Using claudia.js and recaptcha to send emails with AWS Lambda

As part of my ongoing blog posts to explore AWS technologies, this post is just a small update to the last one where I explored, how to send an email using claudia.js.

In addition to the previous one this post will use an S3 bucket for static hosting and use google reCAPTCHA to validate sending of emails.


You should have the aws CLI installed, as well as node and npm. Your aws setup should allow you to create buckets and lambdas.

Registering on Recaptcha

First, you need to register on recaptcha. You can register via your google account, but you also will have to enter the domain names the captchas should be used for, and we will only find this out, after the S3 bucket has been created. In this example with the defined S3 bucket name and the correct region, the domain would be Also you will see the sitekey in the client side integration and the secret in the server side integration part. Both are needed.

Creating a node app

Create a directory and create a package.json like this

  "name": "claudia-recaptcha",
  "version": "1.0.0",
  "private": true,
  "description": "An example recaptcha based form mailer",
  "scripts": {
    "lambda-tail": "node_modules/.bin/smoketail -f /aws/lambda/recaptcha-form-mailer",
    "lambda-create": "node_modules/.bin/claudia create --memory 64 --name recaptcha-form-mailer --region us-east-1 --api-module recaptcha-form-mailer --policies policies",
    "lambda-update": "node_modules/.bin/claudia update",
    "lambda-destroy": "node_modules/.bin/claudia destroy"
  "license": "Apache-2.0",
  "devDependencies": {
    "claudia": "1.4.1",
    "smoketail": "0.1.0"
  "dependencies": {
    "aws-sdk": "2.3.19",
    "aws-sdk-promise": "0.0.2",
    "claudia-api-builder": "1.2.1",
    "httpinvoke": "1.4.0",
    "querystring": "0.2.0"

Run npm install to install all the modules

Creating the claudia app

var ApiBuilder = require('claudia-api-builder')
var api = new ApiBuilder()
var AWS = require('aws-sdk-promise')
var SES = new AWS.SES()
var httpinvoke = require('httpinvoke');
var querystring = require('querystring');

var sender = 'Spinscale Form Mailer <>'
var recipient = 'Alexander Reelsen <>'
var subject = 'Contact form after captcha'

var PRIVATE_KEY = 'YOUR_PRIVATE_KEY';'/mail', function (req) {
  if (["g-recaptcha-response"] === null) {
    return { 'status' : 'CAPTCHA_NOT_SET' }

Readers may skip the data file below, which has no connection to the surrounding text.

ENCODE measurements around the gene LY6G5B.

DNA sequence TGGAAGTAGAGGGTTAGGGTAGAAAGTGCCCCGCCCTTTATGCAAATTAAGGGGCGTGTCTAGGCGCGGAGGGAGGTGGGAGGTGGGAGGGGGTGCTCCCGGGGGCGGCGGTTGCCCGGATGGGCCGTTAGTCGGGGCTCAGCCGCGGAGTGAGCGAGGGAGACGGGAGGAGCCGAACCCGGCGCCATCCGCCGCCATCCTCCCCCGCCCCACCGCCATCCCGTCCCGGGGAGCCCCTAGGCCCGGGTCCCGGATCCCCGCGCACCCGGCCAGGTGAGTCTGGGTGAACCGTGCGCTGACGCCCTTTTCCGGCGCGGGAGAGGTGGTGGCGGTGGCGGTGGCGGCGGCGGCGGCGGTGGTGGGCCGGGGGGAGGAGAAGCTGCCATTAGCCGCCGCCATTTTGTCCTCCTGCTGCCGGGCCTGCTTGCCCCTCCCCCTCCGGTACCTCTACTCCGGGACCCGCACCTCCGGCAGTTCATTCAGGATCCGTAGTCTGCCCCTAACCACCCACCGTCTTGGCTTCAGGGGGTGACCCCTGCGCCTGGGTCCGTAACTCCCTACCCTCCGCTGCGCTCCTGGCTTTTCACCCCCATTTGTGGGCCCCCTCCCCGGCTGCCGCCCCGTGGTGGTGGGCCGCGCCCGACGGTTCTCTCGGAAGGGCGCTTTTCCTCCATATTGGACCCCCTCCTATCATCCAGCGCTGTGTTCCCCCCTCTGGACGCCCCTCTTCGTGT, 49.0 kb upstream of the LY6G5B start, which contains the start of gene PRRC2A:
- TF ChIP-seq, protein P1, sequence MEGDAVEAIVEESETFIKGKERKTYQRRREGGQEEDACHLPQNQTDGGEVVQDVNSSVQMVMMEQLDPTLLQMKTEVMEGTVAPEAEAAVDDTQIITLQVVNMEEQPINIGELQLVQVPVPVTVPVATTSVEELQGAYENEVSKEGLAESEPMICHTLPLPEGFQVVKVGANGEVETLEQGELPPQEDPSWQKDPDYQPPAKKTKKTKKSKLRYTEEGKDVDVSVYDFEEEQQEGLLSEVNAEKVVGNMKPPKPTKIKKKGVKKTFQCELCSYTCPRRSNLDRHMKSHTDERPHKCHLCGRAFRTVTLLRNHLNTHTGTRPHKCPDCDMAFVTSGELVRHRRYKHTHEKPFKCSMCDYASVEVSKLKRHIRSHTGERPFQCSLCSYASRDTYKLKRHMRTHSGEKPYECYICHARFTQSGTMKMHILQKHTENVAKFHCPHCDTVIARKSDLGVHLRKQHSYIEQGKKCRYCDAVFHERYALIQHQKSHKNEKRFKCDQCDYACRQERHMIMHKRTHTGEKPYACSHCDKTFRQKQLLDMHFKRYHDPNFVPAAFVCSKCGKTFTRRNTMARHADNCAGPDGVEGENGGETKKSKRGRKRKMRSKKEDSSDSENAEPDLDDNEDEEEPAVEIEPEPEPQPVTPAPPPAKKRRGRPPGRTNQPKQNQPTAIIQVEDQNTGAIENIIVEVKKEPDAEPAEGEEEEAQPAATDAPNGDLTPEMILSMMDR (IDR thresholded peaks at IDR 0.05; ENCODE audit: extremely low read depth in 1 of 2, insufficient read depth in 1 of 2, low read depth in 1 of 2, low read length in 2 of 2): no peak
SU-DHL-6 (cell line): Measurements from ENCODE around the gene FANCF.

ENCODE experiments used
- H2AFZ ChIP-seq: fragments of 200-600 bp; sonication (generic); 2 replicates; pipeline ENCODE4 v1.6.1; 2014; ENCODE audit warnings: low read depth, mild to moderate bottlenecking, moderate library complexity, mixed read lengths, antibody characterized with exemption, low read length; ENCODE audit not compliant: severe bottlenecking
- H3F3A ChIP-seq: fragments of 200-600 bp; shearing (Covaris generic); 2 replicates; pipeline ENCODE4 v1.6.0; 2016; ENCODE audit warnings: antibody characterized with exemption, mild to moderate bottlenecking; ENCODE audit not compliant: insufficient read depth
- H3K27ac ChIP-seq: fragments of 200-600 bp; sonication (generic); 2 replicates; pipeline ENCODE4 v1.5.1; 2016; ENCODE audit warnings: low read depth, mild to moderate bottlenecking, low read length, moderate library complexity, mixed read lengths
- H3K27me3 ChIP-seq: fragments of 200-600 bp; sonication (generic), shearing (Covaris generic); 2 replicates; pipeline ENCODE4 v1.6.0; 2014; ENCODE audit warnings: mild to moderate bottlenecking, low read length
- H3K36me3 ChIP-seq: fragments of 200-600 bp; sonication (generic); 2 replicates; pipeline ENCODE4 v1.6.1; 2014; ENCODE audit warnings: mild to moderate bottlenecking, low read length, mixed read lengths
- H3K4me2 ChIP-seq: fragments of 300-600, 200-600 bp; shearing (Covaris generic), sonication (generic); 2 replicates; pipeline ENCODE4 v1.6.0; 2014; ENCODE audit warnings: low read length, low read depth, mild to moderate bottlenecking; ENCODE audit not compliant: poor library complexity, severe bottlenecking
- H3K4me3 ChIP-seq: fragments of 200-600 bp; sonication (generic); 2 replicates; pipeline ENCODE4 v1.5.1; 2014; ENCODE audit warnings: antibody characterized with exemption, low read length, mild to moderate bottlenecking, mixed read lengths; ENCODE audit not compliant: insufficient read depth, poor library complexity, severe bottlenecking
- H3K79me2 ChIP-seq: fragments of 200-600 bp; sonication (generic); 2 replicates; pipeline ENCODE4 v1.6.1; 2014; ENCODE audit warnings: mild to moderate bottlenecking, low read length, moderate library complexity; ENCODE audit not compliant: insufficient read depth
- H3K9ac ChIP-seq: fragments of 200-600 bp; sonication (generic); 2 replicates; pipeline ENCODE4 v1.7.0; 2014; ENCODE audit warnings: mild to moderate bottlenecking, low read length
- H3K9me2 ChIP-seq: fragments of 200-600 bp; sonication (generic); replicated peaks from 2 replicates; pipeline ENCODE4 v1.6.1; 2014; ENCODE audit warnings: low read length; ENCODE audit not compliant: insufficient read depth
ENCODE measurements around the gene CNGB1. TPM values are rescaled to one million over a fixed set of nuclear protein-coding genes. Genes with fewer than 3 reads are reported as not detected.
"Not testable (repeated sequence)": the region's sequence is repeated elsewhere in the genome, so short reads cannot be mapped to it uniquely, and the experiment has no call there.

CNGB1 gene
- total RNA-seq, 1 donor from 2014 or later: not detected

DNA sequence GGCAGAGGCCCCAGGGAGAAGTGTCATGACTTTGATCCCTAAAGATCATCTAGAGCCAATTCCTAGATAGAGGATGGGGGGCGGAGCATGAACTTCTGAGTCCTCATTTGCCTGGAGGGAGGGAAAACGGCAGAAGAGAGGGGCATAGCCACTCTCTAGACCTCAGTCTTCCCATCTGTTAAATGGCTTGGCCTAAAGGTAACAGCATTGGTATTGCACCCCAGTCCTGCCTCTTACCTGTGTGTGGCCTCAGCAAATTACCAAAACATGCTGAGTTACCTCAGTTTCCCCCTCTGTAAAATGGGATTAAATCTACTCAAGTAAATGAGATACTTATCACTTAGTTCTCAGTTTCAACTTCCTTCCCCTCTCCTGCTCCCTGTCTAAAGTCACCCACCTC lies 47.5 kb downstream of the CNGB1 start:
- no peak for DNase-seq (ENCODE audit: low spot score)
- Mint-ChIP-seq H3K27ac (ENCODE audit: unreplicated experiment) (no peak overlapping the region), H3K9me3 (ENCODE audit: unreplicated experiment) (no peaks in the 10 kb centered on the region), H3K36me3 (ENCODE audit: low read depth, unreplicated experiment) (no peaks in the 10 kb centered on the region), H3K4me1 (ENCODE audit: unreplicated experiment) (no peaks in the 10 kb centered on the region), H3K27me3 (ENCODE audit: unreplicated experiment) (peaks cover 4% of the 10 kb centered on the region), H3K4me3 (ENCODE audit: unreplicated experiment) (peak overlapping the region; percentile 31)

var options = {
    input: querystring.stringify({response:["g-recaptcha-response"], secret: PRIVATE_KEY, remoteip: req.context.sourceIp }),
    headers: {
      'Content-Type': 'application/x-www-form-urlencoded'
    converters: {
      'text json': JSON.parse,
      'json text': JSON.stringify
    outputType: 'json'
  return httpinvoke('', 'POST', options).then(function(res) {
    if (res.body.success) {
      var msg = ''
      for (var key in {
        msg += key + ': ' +[key] + '\n'

      var email = { Source: sender, Destination: { ToAddresses: [ recipient ] }, Message: { Subject: { Data: subject }, Body: { Text: { Data: msg } } } }
      return SES.sendEmail(email).promise()
        .then(function (data) {
          console.log('Sent mail: ' + msg)
          return { 'status': 'OK' }
        .catch(function (err) {
          console.log('Error sending mail: ' + err)
          return { 'status': 'MAIL_NOT_SENT' }
    } else {
      console.log('Captcha check was not successful: ', res.body)
      return { 'status': 'CAPTCHA_INVALID' }
  }, function(err) {
    console.log('Failure', err);
    return { 'status': 'CAPTCHA_FAILED' }

module.exports = api

This app creates a single endpoint called /mail. Even though there are two modules on npm, that claim to support recaptcha v2, none of those I tried actually worked.

That’s the reason that the above endpoint uses the httpinvoke package - a HTTP client without any dependencies in order to stay small. As you can, the client calls the google endpoint and sends a form encoded query string consisting of secret, response and remoteip parameters. Only if the response from google turns out to be successful, then the email is sent to the configured recipient, in this example.

As this is a claudia app, we need to configure the permission to actually be able to send emails, by creating policies/send-email.json

    "Version": "2012-10-17",
    "Statement": [
            "Effect": "Allow",
            "Action": [
            "Resource": [

After this is done, you can deploy the app running npm run lambda-create. The output of that command will contain an URL in the style of ", where you can call your endpoint by appending /latest/mail

The execution is ready now. However we need to create a static HTML site, that is calling this endpoint now. In case it is not done yet, the identity of the email recipient needs to be verified.

Verifying mail recipient identity

One last step before writing code is to verify the email address we are sending from.

aws ses verify-email-identity --email-address

Now we can cater for the static content and the corresponding S3 buckets.

Creating an S3 bucket

Create a new bucket and check if it has been created

aws s3api create-bucket --acl public-read --bucket recaptcha-claudia-form-mailer